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Yarmouth athlete explains U-turn after accepting British Athletics offer

Sophie McKinna has explained why she has accepted a place on the British Athletics world class programme after initially rejecting the funding. Picture: British Athletics

Sophie McKinna has explained why she has accepted a place on the British Athletics world class programme after initially rejecting the funding. Picture: British Athletics

2020 British Athletics

Sophie McKinna decided to accept a place on British Athletics’ world class programme due to the uncertainty around the long-term impact of the coronavirus pandemic.

Sophie McKinna celebrates retaining her British title in Manchester. Picture: British Athletics/Getty ImagesSophie McKinna celebrates retaining her British title in Manchester. Picture: British Athletics/Getty Images

McKinna, 25, had initially declined the offer as she did not want to become a full-time athlete. However, after taking a break from her role as a custody officer with Norfolk she reconsidered her decision to give her the best chance of success at the next year’s rescheduled Olympics in Tokyo.

“It was really simple for me - I had to think long term what would be the best for my health,” said shot putter McKinna, who will receive £15,000 as well as full medical and training support as part of the programme. “I want to stay as safe as possible (between now and Olympics).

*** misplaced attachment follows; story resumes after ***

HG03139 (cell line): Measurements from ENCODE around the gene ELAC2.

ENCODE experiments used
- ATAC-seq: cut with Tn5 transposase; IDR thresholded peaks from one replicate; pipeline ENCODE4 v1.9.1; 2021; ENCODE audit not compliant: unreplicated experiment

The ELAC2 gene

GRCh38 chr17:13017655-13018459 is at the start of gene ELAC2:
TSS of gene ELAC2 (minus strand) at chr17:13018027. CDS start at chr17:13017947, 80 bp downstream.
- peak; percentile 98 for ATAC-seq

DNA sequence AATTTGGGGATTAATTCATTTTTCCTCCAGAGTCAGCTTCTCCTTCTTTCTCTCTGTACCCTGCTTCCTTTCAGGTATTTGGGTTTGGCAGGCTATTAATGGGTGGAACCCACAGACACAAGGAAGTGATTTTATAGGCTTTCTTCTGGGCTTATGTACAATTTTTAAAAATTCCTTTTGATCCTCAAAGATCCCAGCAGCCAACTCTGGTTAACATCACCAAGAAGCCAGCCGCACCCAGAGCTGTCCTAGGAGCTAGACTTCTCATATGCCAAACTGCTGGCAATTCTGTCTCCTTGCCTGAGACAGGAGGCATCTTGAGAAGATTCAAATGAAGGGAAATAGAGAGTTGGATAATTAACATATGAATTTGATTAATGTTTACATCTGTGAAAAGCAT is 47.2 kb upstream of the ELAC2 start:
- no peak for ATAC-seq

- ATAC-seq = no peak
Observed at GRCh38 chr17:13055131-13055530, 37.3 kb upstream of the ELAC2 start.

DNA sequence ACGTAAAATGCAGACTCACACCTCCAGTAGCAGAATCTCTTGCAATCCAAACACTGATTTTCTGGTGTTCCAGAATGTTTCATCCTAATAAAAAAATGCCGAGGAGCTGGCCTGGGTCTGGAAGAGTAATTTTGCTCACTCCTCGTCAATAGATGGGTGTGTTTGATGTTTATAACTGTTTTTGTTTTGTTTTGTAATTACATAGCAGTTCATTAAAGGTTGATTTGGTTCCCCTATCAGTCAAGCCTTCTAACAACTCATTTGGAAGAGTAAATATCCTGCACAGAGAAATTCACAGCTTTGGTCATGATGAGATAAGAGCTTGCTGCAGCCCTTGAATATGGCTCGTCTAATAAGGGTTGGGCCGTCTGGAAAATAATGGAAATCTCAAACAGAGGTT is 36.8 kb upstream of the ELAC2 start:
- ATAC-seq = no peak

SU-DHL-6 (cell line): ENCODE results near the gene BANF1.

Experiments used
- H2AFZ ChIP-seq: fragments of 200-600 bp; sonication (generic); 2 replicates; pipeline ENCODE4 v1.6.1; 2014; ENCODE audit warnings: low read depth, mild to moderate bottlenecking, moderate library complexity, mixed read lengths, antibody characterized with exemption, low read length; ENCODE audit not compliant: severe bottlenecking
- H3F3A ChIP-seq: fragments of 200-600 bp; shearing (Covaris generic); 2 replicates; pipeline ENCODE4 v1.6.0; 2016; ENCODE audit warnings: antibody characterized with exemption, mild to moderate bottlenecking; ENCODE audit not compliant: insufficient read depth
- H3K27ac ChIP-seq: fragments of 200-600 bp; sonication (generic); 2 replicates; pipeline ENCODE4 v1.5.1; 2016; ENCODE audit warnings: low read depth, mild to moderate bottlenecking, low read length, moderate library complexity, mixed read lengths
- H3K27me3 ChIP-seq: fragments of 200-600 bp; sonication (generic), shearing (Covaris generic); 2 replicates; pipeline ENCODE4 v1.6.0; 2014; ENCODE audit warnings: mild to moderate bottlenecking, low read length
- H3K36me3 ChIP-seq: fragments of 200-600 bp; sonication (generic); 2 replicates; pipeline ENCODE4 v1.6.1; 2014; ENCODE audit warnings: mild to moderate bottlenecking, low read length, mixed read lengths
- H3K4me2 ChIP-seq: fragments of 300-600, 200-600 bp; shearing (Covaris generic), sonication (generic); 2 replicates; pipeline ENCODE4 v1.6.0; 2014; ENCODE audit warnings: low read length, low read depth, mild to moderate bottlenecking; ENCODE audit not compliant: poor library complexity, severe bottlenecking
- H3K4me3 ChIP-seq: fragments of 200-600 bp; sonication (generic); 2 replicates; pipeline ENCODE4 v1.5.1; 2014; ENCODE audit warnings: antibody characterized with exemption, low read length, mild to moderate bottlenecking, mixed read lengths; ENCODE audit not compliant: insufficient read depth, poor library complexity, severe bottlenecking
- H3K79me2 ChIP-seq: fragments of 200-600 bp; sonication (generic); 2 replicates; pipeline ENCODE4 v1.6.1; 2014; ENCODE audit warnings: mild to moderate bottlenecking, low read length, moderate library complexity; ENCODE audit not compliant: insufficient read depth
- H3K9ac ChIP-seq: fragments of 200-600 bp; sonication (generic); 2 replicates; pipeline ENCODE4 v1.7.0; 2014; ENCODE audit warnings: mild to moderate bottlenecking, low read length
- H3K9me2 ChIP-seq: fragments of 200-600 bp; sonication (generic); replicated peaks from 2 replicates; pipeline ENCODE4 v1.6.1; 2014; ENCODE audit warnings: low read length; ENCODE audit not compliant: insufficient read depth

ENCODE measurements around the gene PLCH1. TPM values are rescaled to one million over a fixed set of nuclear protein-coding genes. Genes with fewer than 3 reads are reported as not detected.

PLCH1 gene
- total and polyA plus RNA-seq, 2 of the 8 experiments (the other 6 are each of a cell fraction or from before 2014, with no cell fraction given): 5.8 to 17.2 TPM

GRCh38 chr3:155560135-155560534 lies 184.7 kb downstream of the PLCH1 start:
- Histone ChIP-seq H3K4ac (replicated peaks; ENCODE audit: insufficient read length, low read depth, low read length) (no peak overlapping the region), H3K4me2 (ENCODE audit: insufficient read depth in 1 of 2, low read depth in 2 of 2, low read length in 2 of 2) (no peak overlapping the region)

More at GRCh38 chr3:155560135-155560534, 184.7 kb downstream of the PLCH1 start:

“I have not been working during this time and they have been really understanding and I will go back there when I feel it’s safe to do so.

“British Athletics don’t say whether I can work or not (being part of the programme). My coach and I just thought it was for the best (to get on the programme) because no-one really knows what the long term consequences could be.

Sophie McKinna in action at the British Championships. Picture: British Athletics/Getty ImagesSophie McKinna in action at the British Championships. Picture: British Athletics/Getty Images

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“I want to go to the Olympics is the best possible shape with no health concerns. I want to be able to perform at my best.”

McKinna, who became the first British woman in 36 years to reach the World Championships shot put final last year, retained her British title last Friday at the National Championships in Manchester with a throw of 17.88m to finish her season.

She will now take a break before embarking on a winter training programme, which sees her split her time between the Sportspark at the UEA and the Wellesley in Great Yarmouth.

“It was nice to defend my title – it’s been a very strange season so far as I’ve only competed three times,” she added.

“I didn’t go into the competition expecting to win – I knew I was going to be pushed by the number two and I knew I couldn’t take anything for granted.

“I’ve finished the season now so I’ll have a couple of weeks off and start planning the year with my coach into Tokyo next year. In the meantime I’m just going to walk my dog and take a bit of chill time out from what has been a very strange year for everyone before we start getting into winter training.”


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